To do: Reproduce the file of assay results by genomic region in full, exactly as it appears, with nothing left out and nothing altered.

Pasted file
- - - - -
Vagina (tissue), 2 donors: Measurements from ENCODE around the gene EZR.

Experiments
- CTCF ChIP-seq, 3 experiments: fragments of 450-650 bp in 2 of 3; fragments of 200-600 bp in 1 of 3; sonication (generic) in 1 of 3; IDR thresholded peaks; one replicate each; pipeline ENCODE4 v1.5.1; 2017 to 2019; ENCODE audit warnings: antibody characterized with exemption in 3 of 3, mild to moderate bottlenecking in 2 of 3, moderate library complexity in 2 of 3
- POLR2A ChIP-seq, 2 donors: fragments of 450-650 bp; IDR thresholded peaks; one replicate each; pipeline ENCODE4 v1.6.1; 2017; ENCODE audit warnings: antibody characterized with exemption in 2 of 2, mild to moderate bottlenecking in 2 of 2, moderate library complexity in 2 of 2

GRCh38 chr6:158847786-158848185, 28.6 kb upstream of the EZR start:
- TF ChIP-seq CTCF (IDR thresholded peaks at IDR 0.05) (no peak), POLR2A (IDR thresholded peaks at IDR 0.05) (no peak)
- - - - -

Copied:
Vagina (tissue), 2 donors: Measurements from ENCODE around the gene EZR.

Experiments
- CTCF ChIP-seq, 3 experiments: fragments of 450-650 bp in 2 of 3; fragments of 200-600 bp in 1 of 3; sonication (generic) in 1 of 3; IDR thresholded peaks; one replicate each; pipeline ENCODE4 v1.5.1; 2017 to 2019; ENCODE audit warnings: antibody characterized with exemption in 3 of 3, mild to moderate bottlenecking in 2 of 3, moderate library complexity in 2 of 3
- POLR2A ChIP-seq, 2 donors: fragments of 450-650 bp; IDR thresholded peaks; one replicate each; pipeline ENCODE4 v1.6.1; 2017; ENCODE audit warnings: antibody characterized with exemption in 2 of 2, mild to moderate bottlenecking in 2 of 2, moderate library complexity in 2 of 2

GRCh38 chr6:158847786-158848185, 28.6 kb upstream of the EZR start:
- TF ChIP-seq CTCF (IDR thresholded peaks at IDR 0.05) (no peak), POLR2A (IDR thresholded peaks at IDR 0.05) (no peak)